Agriculture Production Contributes $2.526 Billion to Wyoming’s Economy as Legacy Meets Innovation

Agriculture Production Contributes $2.526 Billion to Wyoming’s Economy as Legacy Meets Innovation Main Photo

19 Mar 2024

The University of Wyoming College of Agriculture’s Department of Agricultural and Applied Economics reported that agriculture has a $2.526 billion impact on the state in 2021. There are more than 12,200 farms in Wyoming that use a combined 29 million acres to raise livestock and grow crops. Cattle and hay have the biggest production value: there were 1.25 million head of cattle and calves and 940,000 acres of hay harvested each year.

“Wyoming communities are made up of farmers and ranchers who are responsible for feeding America,” says Brett Kahler, Executive Director of Wyoming Economic Development Association (WEDA). “The agriculture industry does so much for the state economy and is the backbone of many local communities.”

While all of these numbers are impressive, they don’t paint a picture of why agriculture in Wyoming is thriving. That’s where Jill Tregemba, Agribusiness Development Manager for the Wyoming Business Council (WBC) comes in.  

“Agriculture is the foundation of our state,” says Tregemba. “There is plenty of wide-open space, clean air, and fresh water.”

To celebrate National Agriculture Month in March, view Wyoming ranching and farming through Tregemba’s eyes. See what excites her about this industry and how Wyoming producers are investing in their futures.

Ranching and Farming is a Multi-Generational Business

Agribusiness ownership is often passed on through the generations in Wyoming. The Wyoming State Historic Preservation Office has a Centennial Farm & Ranch program to celebrate families who have owned and operated the same farms for more than 100 years. So far, more than 260 families have been honored through the program. The SHPO also keeps a yearbook where you can read about these farmers and hear their stories.

“Ranching and farming are a legacy in Wyoming,” says Tregemba. “It’s a big part of who we are. It’s been fun to see the innovation happening across families as the next generation explores new ways to run the family business.”

Tregemba says that a lot of AgTech innovations are coming straight from these families as they look for ways to improve their operations.  

Wyoming Leads the Country in Agriculture R&D

Speaking of AgTech, Wyoming is a leader in plant science and agricultural development. Wyoming’s trade schools, community colleges, and the University of Wyoming accept students with farming and ranching backgrounds who are interested in leading Wyoming into the future of agriculture. Here are just a few highlights:

  • The University of Wyoming Agricultural Experiment Station is unlike any department of its kind. Researchers work with producers throughout the year to learn more about agriculture and test ways to do it better.  
  • The Wyoming Innovation Partnership (WIP) offers a precision agriculture program through Eastern Wyoming College that teaches current and future farmers to grow crops with greater efficiency. This promotes environmental sustainability.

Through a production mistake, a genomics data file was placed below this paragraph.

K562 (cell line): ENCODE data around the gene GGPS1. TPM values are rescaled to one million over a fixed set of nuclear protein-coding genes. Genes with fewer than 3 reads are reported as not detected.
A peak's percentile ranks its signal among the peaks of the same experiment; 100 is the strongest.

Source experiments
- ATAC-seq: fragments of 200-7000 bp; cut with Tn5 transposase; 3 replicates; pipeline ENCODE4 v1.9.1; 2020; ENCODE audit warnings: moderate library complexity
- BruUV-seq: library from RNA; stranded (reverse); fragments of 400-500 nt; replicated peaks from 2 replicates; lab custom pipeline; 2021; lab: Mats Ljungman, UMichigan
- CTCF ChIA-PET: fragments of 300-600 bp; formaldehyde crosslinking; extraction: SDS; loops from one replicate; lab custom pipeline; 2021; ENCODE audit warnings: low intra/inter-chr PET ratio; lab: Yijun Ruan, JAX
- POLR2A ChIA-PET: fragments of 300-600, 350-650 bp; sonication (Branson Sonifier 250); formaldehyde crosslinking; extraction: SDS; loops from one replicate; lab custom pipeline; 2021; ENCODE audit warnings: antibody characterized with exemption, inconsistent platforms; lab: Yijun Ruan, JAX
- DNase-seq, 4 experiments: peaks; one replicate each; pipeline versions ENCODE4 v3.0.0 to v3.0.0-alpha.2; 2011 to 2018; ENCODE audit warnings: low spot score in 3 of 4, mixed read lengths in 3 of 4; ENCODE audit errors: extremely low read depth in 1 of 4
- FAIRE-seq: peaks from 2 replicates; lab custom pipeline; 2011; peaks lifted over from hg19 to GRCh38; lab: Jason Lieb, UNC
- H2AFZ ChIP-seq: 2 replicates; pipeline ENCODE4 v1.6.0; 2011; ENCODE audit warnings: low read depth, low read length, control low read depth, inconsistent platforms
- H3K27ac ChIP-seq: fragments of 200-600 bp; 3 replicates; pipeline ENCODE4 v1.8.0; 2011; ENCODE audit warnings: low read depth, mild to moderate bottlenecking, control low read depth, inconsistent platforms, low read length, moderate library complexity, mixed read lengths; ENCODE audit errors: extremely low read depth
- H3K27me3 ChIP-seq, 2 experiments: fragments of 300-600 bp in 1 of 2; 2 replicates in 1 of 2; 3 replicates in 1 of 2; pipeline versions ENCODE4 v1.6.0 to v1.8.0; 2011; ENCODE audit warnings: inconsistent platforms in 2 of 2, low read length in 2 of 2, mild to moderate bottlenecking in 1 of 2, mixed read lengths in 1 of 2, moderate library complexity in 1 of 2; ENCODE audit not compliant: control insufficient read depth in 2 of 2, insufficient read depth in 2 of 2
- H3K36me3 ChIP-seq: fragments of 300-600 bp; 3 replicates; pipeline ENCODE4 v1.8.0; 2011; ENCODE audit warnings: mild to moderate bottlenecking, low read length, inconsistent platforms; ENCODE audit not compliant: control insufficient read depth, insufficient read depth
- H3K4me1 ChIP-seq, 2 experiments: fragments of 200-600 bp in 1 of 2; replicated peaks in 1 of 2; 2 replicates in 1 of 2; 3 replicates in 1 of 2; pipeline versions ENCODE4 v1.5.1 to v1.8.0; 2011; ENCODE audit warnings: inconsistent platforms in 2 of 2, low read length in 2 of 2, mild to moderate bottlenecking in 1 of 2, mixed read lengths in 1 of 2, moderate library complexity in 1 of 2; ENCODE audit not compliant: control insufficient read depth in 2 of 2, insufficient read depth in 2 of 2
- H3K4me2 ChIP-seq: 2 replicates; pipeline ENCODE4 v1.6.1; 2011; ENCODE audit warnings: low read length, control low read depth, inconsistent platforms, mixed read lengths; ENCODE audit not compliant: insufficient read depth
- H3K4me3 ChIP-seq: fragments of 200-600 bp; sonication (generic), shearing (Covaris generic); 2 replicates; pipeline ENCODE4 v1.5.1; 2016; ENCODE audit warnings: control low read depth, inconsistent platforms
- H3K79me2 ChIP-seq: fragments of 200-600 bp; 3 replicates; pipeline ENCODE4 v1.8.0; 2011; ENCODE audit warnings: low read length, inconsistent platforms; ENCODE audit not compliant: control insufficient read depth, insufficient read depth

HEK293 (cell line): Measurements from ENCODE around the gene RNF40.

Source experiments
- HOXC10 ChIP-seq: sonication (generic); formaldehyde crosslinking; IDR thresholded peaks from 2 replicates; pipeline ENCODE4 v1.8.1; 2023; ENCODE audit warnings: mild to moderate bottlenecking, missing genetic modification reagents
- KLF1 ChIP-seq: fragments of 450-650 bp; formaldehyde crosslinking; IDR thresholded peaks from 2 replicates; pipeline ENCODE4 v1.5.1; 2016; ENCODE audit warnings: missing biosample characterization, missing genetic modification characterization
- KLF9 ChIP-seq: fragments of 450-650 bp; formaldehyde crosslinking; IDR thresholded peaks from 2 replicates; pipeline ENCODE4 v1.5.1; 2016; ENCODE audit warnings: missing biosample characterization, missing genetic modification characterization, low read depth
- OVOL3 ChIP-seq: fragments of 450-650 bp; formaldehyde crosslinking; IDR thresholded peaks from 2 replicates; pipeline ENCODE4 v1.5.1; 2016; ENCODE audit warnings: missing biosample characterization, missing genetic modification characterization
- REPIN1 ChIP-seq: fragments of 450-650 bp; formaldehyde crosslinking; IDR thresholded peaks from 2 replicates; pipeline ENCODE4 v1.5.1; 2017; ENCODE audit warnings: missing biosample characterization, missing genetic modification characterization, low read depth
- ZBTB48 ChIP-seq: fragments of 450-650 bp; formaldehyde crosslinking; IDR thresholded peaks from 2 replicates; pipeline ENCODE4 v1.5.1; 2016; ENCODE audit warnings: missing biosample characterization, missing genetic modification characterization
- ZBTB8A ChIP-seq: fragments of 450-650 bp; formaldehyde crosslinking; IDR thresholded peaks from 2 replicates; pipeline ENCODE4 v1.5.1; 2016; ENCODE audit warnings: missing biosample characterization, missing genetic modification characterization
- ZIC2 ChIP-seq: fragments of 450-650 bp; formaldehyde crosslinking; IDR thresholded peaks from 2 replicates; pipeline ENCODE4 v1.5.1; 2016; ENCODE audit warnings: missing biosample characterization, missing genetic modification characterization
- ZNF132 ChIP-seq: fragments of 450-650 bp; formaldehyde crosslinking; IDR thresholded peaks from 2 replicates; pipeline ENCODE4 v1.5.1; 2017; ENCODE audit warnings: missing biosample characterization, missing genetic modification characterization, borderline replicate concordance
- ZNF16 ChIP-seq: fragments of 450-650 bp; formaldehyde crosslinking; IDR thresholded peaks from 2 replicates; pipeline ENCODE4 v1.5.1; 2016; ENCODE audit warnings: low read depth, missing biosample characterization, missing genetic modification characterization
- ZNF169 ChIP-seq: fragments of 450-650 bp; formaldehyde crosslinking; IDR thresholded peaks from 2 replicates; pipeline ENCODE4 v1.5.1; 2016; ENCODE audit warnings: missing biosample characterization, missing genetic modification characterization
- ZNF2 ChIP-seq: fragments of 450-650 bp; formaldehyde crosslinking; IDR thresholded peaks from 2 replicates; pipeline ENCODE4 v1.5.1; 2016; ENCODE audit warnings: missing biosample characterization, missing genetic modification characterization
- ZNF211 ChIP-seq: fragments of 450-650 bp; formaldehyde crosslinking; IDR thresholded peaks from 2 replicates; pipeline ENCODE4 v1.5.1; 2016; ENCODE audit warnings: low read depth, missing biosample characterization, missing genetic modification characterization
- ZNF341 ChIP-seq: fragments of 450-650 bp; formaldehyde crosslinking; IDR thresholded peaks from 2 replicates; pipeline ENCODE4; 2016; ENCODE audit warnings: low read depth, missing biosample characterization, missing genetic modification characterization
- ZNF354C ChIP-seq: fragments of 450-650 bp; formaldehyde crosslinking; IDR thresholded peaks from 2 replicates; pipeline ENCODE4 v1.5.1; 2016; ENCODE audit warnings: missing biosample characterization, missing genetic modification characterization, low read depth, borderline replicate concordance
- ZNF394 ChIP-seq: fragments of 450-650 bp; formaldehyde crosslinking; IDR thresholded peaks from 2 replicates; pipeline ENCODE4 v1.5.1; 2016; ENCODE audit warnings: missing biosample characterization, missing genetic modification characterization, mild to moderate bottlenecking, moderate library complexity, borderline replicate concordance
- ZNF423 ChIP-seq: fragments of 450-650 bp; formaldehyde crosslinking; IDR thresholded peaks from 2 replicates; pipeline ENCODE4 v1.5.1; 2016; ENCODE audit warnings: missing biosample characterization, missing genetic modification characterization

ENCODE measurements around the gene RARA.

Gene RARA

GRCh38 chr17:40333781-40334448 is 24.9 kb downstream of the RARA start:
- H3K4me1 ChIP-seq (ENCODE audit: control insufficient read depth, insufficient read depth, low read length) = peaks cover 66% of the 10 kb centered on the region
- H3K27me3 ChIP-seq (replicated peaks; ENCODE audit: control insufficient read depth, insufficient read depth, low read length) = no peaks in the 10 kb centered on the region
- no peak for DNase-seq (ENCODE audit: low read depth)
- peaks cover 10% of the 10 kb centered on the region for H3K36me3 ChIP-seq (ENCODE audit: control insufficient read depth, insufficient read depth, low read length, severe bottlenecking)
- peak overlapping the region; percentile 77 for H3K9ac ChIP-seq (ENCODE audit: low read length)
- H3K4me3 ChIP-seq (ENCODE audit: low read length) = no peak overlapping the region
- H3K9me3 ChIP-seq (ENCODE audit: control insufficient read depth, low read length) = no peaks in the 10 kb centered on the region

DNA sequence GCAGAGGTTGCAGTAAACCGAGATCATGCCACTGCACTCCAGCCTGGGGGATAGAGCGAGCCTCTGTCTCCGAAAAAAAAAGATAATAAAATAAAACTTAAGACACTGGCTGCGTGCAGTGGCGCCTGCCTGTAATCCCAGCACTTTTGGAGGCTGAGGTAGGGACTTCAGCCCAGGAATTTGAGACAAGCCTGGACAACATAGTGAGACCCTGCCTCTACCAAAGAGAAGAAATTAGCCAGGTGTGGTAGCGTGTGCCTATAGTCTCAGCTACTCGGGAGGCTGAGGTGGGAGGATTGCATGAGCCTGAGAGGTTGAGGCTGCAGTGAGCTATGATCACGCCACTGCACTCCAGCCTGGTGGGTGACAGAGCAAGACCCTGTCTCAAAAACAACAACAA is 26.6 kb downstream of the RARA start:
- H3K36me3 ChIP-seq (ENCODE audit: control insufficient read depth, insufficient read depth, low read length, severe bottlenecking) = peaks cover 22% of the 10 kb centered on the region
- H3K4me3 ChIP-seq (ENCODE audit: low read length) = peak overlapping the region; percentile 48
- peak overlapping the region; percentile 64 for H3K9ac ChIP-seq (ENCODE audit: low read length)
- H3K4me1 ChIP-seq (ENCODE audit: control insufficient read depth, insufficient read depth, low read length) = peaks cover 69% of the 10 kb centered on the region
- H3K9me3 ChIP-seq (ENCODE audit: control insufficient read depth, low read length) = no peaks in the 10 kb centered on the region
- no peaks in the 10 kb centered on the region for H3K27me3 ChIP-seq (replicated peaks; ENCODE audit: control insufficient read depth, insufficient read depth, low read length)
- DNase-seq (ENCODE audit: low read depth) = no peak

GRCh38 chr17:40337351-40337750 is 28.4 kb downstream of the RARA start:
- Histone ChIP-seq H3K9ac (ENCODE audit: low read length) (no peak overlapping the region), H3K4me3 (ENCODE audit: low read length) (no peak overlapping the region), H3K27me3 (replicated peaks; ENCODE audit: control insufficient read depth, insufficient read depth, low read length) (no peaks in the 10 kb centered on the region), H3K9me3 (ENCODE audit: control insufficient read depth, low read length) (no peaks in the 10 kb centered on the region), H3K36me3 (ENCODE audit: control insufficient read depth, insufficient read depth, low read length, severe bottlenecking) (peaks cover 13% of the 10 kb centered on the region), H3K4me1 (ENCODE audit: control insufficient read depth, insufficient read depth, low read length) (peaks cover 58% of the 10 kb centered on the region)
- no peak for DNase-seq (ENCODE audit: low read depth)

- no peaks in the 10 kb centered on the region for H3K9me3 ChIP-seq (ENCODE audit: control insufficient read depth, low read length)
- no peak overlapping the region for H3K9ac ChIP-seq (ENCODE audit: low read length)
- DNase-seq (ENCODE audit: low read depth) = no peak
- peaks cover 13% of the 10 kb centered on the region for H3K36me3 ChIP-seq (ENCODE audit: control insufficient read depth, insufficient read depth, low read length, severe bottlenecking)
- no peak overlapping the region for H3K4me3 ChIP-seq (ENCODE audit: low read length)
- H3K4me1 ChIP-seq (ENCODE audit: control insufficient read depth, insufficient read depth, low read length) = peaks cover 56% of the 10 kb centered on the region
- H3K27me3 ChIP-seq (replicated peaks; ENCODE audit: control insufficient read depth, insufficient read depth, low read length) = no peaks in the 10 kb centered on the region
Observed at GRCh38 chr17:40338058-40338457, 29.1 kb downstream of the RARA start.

• Laramie will soon be home to the world’s largest vertical farming research center by Plenty Unlimited Inc., creating nearly 200 jobs in the community. 
  • In a partnership with the University of Wyoming (UW), WyoTech supports students entering the automotive side of agriculture. These future mechanics will help farmers extend the use of their equipment, helping them save money.

Each of these programs works directly with Wyoming operations to understand their pain points, and then take steps to develop processes and technology that will overcome them.  

Local ProducersEmbrace Ranch-to-Table Trends

Wyoming farmers and ranchers are proud of the food they produce and want to tell their stories. The WBC is developing programs to make this possible. In 2023, it announced the launch of Wyoming Table where people can search for specific products made in Wyoming. This allows visitors to purchase their favorite products while empowering residents to support local farmers.

“We’ve seen increased demand from buyers all over the world who are looking for more ranch-to-table and locally sourced options, and this directory is designed to connect them to our amazing Wyoming producers, all in one place,” said Tregemba when announcing the program.

This trend of wanting to buy local products and connect with the people who source food for America can also impact tourism in Wyoming. There are opportunities for agritourism and farm stays where visitors can learn what working on a ranch is like. Visitors spent $4.7 billion in Wyoming in 2023 and the agriculture industry can play a role in bringing people to the state.  

Support Agriculture in Your Community by Joining WEDA

Wyoming’s farmers and ranchers support the state economy and the American food supply as a whole. Our job is to support them.

“WEDA offers support for organizations engaging in economic development across Wyoming to equip them with resources and programs to benefit their communities,” says Kahler. “From housing to healthcare, we want to help Wyoming meet the needs of its residents.”

Through education, training, and advocacy, we can make your economic development efforts more effective. Learn more about WEDA and join today. Your local farmers and ranchers are counting on you.